Perla, 18, from Tennessee, born in Mexico
To people who are skeptical about the need for DACA, I would tell them that I know I am not a U.S citizen, and I do not have the same rights as a citizen, but I love this country as if I was a citizen. This country has become my home. I have grown up here, I have Americanized myself to be a part of everything around me. DACA, and other efforts for DREAMers, are essential to help the people who really want to give back to the U.S.A. by giving them a way to make our sure hard work contributes to our country’s prosperity. I was seven years old when we arrived in the United States, and I have lived here ever since. Like every kid that immigrates to the U.S., I was overwhelmed with all the new things coming my way. At seven years old, my whole world changed. I remember being clueless about the new language, and my first few months here I really struggled with my reading and spelling. In Spanish, everything is mostly written or read as it sounds or looks, but English is a different story. As the new kid who struggled with English, I was bullied my first two years in school.Even with the adjustment issues, my childhood was easy compared to my parents’. They were born and raised in a small town in Jalisco, Mexico. They needed to help support their families and raise their siblings, so neither one of them was able to finish grade school. Today, my dad works at a farm where he cares for the horses and maintains the land. We are lucky. My dad’s bosses and their children have practically become family. Even with the cultural difference, they always do their best to understand us and to make us feel at home. My mom cleans houses, but still finds time to be very involved with our activities. My parents have sacrificed everything to get us to where we are right now. Without their willingness to support us, I personally would not be attending college this fall— I’m a first-generation college student! Because of them, I have learned to work hard for the things I want in life. I knew from the beginning that I was not born here. I think that as I got older, I began to fully understand what being undocumented really meant. Like most kids, middle school and high school were years of change for me. I always kept my Hispanic roots with me, but I also made the American culture a part of my life. Most of my friends have always been Americans. As we all got older, race, social standings, and legal status did not matter. My friends and I have developed a special bond because we looked past everything else and only focus on encouraging each other. During high school, I lost my fear of what others would think about me, and I developed new friendships. I was involved in organizations, volunteering, and tutoring. Growing up, many of my teachers pushed me to do my best. My parents were supportive of every club and idea I pursued. I have learned, from my Godparents, that no matter what life throws at you, you can always get through it. Even though I experienced some tough moments, my overall experience growing up in America was great. When I received DACA status in 2015, I was able to get my license and obtain car insurance. I have also been able to get a good job, and most importantly, I have been able to attend college. DACA has benefitted my life tremendously.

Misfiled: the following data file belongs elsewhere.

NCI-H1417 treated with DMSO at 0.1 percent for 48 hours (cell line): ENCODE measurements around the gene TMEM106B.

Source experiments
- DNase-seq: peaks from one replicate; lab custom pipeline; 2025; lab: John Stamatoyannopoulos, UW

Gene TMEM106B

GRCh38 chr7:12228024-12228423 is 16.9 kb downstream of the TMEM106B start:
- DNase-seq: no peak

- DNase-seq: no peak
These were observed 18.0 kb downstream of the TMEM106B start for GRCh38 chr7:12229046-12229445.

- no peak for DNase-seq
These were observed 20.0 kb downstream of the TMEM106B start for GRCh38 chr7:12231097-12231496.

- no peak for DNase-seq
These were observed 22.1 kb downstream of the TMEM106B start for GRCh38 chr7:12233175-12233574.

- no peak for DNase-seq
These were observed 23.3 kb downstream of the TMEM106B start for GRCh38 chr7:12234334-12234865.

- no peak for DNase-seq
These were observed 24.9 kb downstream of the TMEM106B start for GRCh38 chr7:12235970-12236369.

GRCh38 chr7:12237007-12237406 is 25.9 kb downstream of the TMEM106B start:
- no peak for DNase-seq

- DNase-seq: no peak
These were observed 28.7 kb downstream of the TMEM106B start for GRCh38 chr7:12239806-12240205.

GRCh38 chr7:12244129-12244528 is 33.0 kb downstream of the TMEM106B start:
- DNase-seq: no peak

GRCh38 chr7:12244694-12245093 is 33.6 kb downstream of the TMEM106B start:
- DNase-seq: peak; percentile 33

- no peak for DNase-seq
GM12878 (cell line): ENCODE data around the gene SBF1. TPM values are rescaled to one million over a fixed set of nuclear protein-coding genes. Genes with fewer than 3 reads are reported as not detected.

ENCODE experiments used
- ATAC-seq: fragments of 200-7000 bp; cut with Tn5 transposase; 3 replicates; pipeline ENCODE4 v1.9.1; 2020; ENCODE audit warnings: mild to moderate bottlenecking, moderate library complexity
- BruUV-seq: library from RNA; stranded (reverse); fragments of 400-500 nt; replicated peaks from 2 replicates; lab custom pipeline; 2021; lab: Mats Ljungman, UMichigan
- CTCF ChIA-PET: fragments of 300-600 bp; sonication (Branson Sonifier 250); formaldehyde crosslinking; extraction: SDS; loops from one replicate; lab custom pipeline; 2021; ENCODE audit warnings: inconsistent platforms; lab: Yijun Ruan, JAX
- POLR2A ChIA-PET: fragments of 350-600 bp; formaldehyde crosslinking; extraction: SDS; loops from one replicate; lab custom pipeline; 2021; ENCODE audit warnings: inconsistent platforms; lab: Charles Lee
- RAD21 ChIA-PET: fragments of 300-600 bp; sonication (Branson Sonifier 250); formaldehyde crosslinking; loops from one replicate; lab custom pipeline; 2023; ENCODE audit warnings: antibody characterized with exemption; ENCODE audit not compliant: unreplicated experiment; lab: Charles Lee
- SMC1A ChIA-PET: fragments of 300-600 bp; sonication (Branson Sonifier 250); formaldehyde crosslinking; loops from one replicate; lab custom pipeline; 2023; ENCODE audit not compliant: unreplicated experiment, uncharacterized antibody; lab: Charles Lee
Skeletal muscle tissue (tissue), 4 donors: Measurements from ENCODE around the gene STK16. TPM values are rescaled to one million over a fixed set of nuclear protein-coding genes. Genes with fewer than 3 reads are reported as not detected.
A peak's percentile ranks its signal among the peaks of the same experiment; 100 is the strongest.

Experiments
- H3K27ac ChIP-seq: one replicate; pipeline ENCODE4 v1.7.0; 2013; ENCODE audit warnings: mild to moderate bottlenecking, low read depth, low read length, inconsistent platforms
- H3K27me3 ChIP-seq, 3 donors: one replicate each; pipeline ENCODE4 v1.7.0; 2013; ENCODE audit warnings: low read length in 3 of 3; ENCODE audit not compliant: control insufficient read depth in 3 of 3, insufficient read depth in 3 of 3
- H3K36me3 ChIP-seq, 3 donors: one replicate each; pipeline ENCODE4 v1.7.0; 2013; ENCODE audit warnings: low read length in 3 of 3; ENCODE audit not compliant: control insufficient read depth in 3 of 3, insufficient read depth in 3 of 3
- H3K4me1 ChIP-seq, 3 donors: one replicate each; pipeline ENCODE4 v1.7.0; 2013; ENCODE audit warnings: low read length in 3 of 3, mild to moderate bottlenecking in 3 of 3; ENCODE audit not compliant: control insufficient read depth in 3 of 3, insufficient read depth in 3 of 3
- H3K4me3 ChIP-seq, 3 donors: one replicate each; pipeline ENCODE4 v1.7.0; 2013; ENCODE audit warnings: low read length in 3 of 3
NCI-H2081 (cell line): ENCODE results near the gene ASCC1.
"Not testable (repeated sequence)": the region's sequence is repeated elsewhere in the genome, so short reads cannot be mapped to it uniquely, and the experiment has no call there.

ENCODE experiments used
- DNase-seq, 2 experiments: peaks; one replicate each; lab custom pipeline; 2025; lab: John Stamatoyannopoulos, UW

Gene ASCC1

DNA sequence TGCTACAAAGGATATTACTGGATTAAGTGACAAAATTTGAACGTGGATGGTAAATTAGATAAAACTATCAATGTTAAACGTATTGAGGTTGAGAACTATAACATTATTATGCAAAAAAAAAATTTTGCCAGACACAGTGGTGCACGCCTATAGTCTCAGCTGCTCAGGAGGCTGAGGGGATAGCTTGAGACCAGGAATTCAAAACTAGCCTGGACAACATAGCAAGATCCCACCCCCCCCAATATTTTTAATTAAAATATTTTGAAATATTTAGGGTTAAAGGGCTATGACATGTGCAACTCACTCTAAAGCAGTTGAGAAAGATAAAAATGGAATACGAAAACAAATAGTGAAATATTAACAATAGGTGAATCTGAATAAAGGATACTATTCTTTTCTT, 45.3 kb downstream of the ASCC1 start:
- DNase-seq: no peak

After graduation, I plan to give back to my community by translating at Parent-Teacher conferences and any other events organized by the local schools and community. I also plan to speak to undocumented high school and middle school students about the importance of being involved in school and obtaining good grades. I want to let them know that even though there is no federal money offered to us for college, that there are still ways to attend. I want to give them and their families hope. Applying for the TheDream.US scholarship may be daunting, but I would tell other potential scholars that anything and everything is possible. We are the only ones who can put limits on our future. We can do anything if we really set our minds to it. There will be rough times and everything will take patience, but if you work hard it will all be worth it in the end.Higher education access for DREAMers is important because it allows us to break away from stereotypes. It truly shows that we want to educate ourselves so that we can help the country we call home continue to grow and prosper.